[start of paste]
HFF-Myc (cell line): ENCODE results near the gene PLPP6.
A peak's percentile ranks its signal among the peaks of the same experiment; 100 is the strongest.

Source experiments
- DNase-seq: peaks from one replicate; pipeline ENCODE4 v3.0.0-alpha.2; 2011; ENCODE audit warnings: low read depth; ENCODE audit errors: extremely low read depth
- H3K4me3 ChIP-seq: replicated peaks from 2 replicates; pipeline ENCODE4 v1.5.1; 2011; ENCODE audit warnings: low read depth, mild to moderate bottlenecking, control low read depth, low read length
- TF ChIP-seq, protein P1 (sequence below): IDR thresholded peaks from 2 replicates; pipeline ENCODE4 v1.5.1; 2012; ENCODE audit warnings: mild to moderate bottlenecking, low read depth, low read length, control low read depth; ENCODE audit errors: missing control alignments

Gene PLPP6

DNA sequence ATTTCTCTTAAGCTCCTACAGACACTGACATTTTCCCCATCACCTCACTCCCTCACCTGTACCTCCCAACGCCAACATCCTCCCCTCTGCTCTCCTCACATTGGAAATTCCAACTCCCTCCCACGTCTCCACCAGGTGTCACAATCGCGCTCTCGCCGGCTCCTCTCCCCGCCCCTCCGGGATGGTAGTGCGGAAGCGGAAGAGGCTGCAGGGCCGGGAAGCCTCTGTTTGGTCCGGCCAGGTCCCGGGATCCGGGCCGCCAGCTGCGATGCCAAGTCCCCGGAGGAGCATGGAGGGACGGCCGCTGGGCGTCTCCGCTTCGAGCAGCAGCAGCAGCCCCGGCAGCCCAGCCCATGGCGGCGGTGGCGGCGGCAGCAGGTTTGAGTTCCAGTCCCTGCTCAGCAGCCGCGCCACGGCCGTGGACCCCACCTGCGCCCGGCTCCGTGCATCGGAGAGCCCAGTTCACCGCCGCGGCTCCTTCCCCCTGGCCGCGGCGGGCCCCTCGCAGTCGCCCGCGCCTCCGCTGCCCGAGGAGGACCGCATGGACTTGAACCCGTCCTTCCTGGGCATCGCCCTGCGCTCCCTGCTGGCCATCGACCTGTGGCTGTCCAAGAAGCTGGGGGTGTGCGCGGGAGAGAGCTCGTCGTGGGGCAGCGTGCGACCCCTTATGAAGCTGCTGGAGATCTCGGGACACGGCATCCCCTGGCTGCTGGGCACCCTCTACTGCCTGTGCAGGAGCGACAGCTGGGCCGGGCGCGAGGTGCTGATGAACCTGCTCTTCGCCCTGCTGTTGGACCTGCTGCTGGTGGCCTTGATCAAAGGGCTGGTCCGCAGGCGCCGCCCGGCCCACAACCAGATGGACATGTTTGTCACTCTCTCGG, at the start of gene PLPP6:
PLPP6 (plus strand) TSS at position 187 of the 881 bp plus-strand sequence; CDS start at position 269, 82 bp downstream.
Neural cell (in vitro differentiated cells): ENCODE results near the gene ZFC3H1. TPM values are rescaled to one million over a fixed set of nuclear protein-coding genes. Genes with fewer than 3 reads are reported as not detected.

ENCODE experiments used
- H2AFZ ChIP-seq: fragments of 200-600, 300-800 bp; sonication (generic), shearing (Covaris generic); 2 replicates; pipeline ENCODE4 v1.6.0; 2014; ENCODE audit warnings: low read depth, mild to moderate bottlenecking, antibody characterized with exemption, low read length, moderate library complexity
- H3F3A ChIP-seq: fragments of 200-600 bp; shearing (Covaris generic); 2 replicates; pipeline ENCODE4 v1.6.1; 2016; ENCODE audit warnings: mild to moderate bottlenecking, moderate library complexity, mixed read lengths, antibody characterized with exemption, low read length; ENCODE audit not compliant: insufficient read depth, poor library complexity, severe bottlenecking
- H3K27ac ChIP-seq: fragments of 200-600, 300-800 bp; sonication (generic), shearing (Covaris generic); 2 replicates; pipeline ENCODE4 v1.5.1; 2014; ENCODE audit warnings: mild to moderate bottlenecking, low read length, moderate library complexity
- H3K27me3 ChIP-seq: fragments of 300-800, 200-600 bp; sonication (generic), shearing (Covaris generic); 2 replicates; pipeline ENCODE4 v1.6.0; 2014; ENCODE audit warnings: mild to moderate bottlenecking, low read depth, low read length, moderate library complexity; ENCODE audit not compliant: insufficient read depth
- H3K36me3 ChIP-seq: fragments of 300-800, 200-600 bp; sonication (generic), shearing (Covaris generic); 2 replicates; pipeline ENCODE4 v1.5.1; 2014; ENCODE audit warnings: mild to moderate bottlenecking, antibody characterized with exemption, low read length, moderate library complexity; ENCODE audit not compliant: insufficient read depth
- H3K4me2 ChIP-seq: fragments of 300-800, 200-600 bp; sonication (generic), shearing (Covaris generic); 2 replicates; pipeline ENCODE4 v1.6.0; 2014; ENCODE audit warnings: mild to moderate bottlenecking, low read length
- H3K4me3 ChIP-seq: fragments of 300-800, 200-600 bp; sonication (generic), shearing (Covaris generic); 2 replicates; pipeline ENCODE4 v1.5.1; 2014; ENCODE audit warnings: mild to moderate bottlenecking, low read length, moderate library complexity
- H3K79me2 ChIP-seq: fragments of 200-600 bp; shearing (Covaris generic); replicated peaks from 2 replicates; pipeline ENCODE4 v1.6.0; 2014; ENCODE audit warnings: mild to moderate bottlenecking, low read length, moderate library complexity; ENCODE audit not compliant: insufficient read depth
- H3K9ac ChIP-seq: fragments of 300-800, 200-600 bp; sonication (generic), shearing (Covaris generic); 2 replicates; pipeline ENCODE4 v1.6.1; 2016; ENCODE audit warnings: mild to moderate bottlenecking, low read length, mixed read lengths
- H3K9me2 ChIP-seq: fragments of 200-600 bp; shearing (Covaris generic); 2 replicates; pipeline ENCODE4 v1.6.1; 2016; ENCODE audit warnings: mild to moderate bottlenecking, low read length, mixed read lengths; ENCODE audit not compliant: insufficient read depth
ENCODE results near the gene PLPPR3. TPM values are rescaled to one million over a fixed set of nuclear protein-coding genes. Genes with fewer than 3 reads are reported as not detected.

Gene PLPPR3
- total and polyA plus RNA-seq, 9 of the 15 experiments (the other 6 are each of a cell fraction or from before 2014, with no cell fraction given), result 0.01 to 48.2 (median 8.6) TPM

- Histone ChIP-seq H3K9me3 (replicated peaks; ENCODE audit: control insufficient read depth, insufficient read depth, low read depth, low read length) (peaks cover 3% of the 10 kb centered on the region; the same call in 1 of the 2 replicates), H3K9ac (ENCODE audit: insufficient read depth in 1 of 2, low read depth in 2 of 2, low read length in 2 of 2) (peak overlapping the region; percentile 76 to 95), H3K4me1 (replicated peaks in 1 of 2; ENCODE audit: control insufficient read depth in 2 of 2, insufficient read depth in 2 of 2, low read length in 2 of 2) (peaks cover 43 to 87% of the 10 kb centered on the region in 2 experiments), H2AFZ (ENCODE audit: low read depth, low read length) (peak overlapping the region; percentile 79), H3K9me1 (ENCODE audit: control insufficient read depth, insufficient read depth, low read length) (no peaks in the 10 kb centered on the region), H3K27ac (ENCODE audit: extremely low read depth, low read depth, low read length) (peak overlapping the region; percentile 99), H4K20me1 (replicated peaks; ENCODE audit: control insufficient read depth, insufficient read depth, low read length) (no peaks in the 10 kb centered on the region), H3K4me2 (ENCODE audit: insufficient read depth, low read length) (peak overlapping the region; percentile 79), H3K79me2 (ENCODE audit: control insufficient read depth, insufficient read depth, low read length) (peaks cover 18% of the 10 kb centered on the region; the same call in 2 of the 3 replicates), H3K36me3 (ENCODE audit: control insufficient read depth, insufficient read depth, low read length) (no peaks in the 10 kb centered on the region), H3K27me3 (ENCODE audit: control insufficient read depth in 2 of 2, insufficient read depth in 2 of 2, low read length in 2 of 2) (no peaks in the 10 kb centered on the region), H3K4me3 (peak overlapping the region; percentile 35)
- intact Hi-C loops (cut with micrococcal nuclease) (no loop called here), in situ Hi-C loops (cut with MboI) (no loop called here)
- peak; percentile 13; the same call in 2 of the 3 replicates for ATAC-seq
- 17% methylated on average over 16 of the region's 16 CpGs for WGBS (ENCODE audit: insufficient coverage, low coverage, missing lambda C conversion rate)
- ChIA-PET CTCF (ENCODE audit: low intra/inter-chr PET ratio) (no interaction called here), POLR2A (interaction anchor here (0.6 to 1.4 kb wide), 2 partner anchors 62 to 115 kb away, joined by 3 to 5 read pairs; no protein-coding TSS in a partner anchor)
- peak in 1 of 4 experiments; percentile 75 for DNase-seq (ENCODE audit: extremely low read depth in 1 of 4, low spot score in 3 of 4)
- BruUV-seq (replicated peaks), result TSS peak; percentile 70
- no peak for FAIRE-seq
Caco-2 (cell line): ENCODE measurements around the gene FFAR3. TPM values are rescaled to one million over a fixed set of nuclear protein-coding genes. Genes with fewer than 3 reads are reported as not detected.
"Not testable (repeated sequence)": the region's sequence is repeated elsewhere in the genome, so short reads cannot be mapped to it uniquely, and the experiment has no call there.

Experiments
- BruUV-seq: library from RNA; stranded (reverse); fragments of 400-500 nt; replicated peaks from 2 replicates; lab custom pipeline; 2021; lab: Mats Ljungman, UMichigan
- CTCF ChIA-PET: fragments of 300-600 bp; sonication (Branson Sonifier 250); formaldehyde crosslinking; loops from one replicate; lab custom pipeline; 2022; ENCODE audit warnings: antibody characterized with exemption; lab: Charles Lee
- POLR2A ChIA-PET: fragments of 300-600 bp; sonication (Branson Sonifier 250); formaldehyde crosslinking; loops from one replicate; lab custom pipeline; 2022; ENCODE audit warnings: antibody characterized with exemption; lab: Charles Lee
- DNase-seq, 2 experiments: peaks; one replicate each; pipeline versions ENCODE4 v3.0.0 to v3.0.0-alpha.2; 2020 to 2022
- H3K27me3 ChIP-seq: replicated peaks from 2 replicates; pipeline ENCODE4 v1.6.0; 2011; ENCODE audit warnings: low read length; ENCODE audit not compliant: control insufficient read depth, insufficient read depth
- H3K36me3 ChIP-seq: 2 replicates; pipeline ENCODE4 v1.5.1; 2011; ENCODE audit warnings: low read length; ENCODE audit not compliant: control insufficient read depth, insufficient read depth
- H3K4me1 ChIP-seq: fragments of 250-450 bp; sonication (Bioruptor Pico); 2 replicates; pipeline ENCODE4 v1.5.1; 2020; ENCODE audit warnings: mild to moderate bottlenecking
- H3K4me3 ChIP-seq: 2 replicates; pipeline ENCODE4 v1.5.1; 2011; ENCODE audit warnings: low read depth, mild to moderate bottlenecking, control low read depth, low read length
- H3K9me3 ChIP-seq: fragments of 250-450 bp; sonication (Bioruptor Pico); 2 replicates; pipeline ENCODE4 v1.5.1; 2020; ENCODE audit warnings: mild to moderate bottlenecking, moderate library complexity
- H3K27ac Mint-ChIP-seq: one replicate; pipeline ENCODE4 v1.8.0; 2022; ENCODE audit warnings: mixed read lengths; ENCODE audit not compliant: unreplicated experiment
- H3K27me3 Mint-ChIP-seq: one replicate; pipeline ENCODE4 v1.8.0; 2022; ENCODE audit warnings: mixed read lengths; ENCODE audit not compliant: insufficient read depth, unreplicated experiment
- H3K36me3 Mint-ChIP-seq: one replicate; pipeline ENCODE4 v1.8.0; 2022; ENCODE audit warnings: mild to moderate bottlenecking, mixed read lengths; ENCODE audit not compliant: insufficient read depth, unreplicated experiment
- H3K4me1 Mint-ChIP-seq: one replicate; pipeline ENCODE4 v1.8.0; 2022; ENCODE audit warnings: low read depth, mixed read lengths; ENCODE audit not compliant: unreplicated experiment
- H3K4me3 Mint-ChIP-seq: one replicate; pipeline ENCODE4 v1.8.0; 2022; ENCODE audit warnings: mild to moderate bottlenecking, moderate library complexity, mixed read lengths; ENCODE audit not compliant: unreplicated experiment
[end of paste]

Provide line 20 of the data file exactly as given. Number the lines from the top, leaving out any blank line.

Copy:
- H3K9ac ChIP-seq: fragments of 300-800, 200-600 bp; sonication (generic), shearing (Covaris generic); 2 replicates; pipeline ENCODE4 v1.6.1; 2016; ENCODE audit warnings: mild to moderate bottlenecking, low read length, mixed read lengths